Looking for soldiers that served prior to WW1? Find My Past is the best resource for finding information about Victorian-era Soldiers.
By far the best resource for WW1 research. WW1 Service Records, pension papers, medal index cards and casualty information.
Search through millions of archived British Newspaper Articles to find any references to your ancestors.

Charles Francis O’Neill born in Sale, Cheshire in about 1894. He was the eldest of seven children to Francis Charles and Eleanor O’Neill. His siblings were;

  • Henry Hugh O’Neill
  • William Stephen O’Neill
  • Helen O’Neill
  • Mary Elizabeth O’Neill
  • Thomas O’Neill
  • Peter Austin O’Neill

In 1901 the family were living at 114 Lansdowne Road, Didsbury and their father was working as Mercantile clerk. By the time of the 1911 census they were living at 58 Talbot Street, Moss Side, Manchester and their father was now working as a Cooperative Society Clerk. Charles and second-eldest sibling Henry were also employed as clerks, for a provision merchant and cloth merchant respectively. By 1916 the family had moved to 35 Greame Street, Moss Side, Manchester.

Charles enlisted in the Territorial Force on 26th February 1916 at Manchester where he joined the 7th Battalion of the Manchester Regiment with the number 5130. He was 21 years old and had no previous military service. He signed the Imperial and General Service Declaration that same day which would allow him, as a TF soldier, to serve overseas and gave his father’s name and address as that of his legal next of kin.

charles francis oneill signature

Charles signature upon agreeing to serve overseas

The medical officer who examined Charles described him as being 5ft 8.75in tall, weighing 132lbs with a 34in chest.

Charles remained in the UK training for service overseas until 4th August 1916 where he sailed from Folkestone to Boulogne. Upon arrival in France he proceeded to the 24th Infantry Base Depot before joining the 1/4th (Territorial) Battalion of the Loyal North Lancashire Regiment in the field. His official transfer to the Regiment came through on 9th September 1916 and he was given the LNL service number 6319.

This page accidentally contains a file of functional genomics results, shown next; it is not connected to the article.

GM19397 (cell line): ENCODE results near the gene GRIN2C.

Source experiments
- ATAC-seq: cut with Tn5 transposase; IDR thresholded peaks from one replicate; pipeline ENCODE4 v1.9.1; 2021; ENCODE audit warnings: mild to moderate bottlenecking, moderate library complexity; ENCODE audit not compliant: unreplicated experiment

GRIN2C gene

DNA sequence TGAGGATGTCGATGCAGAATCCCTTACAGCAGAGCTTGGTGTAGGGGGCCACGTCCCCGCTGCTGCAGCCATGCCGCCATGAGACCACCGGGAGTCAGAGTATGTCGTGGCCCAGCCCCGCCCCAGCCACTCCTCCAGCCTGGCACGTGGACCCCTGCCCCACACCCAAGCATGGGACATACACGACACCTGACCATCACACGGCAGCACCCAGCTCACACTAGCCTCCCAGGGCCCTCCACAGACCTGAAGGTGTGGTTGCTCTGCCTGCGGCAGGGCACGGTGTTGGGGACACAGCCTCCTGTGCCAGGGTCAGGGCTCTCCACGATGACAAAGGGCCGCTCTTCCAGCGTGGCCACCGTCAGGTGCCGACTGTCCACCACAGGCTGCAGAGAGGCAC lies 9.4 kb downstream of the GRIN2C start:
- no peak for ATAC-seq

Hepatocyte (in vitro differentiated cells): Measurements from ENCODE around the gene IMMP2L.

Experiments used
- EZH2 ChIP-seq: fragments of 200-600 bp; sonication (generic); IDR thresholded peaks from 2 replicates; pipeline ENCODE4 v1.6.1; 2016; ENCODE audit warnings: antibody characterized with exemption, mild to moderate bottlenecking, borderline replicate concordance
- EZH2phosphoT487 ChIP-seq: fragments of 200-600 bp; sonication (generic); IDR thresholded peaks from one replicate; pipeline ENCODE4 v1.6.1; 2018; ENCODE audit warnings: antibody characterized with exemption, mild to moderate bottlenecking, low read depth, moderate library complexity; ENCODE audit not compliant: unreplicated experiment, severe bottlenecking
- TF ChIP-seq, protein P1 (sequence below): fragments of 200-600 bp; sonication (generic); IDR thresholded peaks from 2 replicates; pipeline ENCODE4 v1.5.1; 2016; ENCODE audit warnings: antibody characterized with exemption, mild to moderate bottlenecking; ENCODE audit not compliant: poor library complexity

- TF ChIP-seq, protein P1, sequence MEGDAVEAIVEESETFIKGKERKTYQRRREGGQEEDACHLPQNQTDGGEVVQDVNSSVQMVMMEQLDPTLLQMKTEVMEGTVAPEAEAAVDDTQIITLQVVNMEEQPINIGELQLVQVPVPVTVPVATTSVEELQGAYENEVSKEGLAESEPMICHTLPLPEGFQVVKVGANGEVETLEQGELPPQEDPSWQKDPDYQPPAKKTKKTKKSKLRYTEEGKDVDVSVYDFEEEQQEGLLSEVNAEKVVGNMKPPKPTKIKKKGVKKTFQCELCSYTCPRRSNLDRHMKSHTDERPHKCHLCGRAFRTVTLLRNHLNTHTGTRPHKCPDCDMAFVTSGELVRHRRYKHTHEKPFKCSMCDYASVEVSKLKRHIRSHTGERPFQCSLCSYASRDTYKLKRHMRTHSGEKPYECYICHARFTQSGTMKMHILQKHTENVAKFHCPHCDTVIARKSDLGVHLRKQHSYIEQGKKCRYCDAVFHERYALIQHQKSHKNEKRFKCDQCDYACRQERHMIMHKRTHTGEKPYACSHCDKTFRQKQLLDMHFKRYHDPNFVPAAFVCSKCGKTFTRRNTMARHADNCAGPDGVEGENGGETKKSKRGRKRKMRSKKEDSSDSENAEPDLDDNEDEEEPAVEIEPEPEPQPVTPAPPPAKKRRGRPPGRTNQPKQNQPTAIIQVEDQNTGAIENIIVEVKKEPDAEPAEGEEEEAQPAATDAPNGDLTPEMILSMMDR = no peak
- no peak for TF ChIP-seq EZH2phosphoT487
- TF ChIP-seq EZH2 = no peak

Twenty days later, on 29th September 1916, Private Charles Francis O’Neill died from wounds sustained during the their time in the trenches at GUEDUECOURT, probably during the shell-fire on 28th September. He had been in the Army just 216 days and was buried at Longueval Road Cemetery.

Lieut. Colonel Ralph Hindle recorded the 1/4th Battalion War Diary entries for the period, which read;

MAMETZ, 24th September 1916

Church Parade. At 1630hrs the Battalion marched off to the trenches and relieved a battalion of the 165th Infantry Brigade in BROWN TRENCH, in front of DELVILLE WOOD, and close to FLERS.

FLERS, 25th September 1916

Nothing of importance occurred. Two carrying parties, each of 60 men, carried up rations and stores to the units in the front line. Casualties – 1 O.R. Killed, 5 O.R wounded and 5 O.R to hospital.

FLERS, 26th September 1916

Morning quiet. A few casualties as a result of hostile shell-fire. At 2200hrs the Battalion moved up into the front line and took over from 1/7th Kings Liverpool Regiment in GIRD TRENCH, close to GUEUDECOURT. Casualties – 17 O.R. wounded, 3 O.R. missing and 2 O.R. to hospital sick.

GUEDUECOURT, 27th September 1916